State compensates dealers Ksh8.6bn to keep fuel pump prices low

Oil marketers received Sh8.64 billion from the State in compensation for the five months to August when dealers kept fuel prices unchanged to diffuse public outrage.

Energy and Petroleum Regulatory Authority (EPRA) Director General Daniel Kiptoo made the revelations Tuesday when he appeared before the National Assembly committee on Finance and National Planning.

Diesel and kerosene prices remained unchanged from March review to this month, while consumers of petrol enjoyed the benefit with the exemption of May.

Director General Daniel Kiptoo

The move to keep fuel prices unchanged was meant contain public anger over the rising cost of living at a time the economy is still reeling from the Coronavirus-induced hardships.

“We (State) paid marketers Sh8,664,683,458 from March to this month when the prices were unchanged,” Mr Kiptoo told the committee.

The State had since the monthly review for March tapped into the fuel subsidy to compensate the oil dealers for cutting their margins.

Kenya discontinued the subsidy starting with the monthly review to October 14, a move that pushed pump prices to record highs and piled more pressure on motorists, businesses and households who are still reeling from the economic meltdown of the Coronavirus pandemic.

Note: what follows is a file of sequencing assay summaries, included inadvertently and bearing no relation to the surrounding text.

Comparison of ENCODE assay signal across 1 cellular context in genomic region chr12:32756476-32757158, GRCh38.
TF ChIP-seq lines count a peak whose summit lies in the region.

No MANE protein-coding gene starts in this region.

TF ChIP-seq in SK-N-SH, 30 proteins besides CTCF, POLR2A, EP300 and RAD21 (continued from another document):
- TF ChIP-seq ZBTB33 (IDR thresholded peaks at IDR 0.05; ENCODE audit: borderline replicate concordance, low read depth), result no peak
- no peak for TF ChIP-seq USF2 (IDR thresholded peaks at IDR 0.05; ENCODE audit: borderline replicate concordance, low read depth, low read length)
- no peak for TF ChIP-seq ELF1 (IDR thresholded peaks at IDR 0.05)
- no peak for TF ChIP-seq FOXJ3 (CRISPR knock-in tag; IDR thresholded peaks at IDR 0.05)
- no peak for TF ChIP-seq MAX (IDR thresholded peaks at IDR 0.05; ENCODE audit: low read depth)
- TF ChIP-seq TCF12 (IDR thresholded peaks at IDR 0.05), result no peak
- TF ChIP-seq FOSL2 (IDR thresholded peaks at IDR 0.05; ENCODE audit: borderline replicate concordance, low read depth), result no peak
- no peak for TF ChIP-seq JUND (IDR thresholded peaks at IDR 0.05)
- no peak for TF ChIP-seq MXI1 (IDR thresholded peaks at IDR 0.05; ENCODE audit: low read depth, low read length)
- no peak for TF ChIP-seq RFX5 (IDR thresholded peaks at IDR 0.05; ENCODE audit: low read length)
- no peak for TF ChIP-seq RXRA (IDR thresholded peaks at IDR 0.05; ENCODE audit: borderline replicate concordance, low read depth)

Epra removed subsidies of Sh7.10 on petrol, Sh9.90 on diesel, increasing the price of petrol by Sh7.58 a litre in Nairobi to Sh134.72 while diesel jumped Sh7.94 to Sh115.6 a litre — the highest in Kenya’s history.

Removal of the Sh11.36 on kerosene pushed the cost of the commodity to Sh112.96 per litre, hurting low-income families who rely on kerosene for cooking and lighting.

Epra has attributed the increase in fuel prices to the global recovery in crude costs as the world recovers from the Covid-19. Crude prices hit for $79 per barrel on Monday.

Mr Kiptoo did not disclose what prompted removal of the subsidy, saying that only the Ministry of Petroleum can explain the reasons.

“I do not know why the subsidy was stopped. It is a policy issue and the right people to ask is the ministry of Petroleum,” Mr Kiptoo said.

The fuel subsidy is supported by billions of shillings raised from fuel consumers through the Petroleum Development Levy, which was increased to Sh5.40 a litre in July last year from Sh0.40.

The fund is meant to cushion consumers from volatility in fuel prices but has also seen motorists lose out when paying the Sh5.40 for a litre at the pump.

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